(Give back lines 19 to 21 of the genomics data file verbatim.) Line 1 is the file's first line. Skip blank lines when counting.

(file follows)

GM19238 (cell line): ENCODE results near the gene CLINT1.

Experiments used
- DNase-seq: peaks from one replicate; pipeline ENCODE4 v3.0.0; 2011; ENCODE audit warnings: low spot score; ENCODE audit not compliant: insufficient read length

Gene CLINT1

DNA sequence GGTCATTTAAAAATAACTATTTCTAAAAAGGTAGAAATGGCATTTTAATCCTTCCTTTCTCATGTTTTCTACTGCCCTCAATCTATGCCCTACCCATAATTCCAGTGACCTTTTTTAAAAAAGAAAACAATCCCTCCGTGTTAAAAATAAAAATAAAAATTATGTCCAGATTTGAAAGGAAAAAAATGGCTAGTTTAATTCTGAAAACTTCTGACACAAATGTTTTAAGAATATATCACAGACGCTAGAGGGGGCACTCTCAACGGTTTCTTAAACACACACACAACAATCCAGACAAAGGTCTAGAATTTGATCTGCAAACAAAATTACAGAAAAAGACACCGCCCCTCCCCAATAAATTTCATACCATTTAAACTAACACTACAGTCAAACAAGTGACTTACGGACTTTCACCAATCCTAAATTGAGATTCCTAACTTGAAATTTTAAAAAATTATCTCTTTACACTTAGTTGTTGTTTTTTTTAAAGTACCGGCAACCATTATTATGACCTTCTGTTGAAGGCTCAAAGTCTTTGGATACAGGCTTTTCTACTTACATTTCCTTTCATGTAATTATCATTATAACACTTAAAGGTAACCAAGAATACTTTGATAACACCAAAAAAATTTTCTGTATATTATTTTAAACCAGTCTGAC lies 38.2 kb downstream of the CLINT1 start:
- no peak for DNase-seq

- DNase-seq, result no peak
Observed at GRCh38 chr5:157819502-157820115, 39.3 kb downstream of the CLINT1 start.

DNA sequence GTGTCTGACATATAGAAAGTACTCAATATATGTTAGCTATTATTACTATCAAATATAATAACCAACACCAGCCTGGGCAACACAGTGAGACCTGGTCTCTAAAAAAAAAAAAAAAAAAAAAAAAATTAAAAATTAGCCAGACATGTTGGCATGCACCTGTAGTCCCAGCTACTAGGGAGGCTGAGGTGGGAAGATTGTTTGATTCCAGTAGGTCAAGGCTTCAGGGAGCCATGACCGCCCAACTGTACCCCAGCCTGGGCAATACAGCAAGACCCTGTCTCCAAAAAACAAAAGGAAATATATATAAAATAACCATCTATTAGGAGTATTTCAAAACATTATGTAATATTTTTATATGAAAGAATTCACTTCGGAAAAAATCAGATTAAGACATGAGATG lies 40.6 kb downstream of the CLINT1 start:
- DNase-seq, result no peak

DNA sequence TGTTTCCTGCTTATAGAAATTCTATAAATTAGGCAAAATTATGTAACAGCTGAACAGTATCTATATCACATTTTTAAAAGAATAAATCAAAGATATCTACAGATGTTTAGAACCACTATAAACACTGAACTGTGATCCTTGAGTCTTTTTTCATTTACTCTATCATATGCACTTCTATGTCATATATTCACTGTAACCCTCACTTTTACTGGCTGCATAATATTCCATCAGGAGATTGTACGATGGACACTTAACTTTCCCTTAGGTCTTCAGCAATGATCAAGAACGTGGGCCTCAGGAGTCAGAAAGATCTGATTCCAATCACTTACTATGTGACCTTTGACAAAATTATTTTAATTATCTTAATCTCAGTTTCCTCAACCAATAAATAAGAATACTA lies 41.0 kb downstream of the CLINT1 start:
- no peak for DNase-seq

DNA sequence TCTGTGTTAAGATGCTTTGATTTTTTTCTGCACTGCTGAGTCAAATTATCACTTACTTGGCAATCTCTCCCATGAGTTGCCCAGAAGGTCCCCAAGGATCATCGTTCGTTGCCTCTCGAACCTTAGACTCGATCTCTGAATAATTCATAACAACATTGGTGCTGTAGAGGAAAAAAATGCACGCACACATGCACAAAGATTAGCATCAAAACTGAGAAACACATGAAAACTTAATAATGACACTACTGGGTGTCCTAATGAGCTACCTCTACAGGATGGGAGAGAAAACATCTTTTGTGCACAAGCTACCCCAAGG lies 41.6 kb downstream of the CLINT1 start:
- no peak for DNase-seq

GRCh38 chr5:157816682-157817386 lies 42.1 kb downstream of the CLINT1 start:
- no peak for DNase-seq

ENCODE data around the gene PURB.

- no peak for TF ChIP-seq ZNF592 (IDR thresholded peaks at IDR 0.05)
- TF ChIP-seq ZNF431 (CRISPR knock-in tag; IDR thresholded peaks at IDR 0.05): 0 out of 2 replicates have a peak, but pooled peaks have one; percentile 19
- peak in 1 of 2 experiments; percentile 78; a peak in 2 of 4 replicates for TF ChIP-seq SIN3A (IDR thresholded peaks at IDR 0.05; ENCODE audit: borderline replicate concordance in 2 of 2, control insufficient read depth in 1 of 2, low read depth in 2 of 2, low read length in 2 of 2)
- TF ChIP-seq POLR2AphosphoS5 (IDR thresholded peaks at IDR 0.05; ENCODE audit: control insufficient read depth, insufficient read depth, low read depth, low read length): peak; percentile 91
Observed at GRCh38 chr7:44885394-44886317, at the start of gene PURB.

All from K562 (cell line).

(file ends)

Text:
- TF ChIP-seq ZNF431 (CRISPR knock-in tag; IDR thresholded peaks at IDR 0.05): 0 out of 2 replicates have a peak, but pooled peaks have one; percentile 19
- peak in 1 of 2 experiments; percentile 78; a peak in 2 of 4 replicates for TF ChIP-seq SIN3A (IDR thresholded peaks at IDR 0.05; ENCODE audit: borderline replicate concordance in 2 of 2, control insufficient read depth in 1 of 2, low read depth in 2 of 2, low read length in 2 of 2)
- TF ChIP-seq POLR2AphosphoS5 (IDR thresholded peaks at IDR 0.05; ENCODE audit: control insufficient read depth, insufficient read depth, low read depth, low read length): peak; percentile 91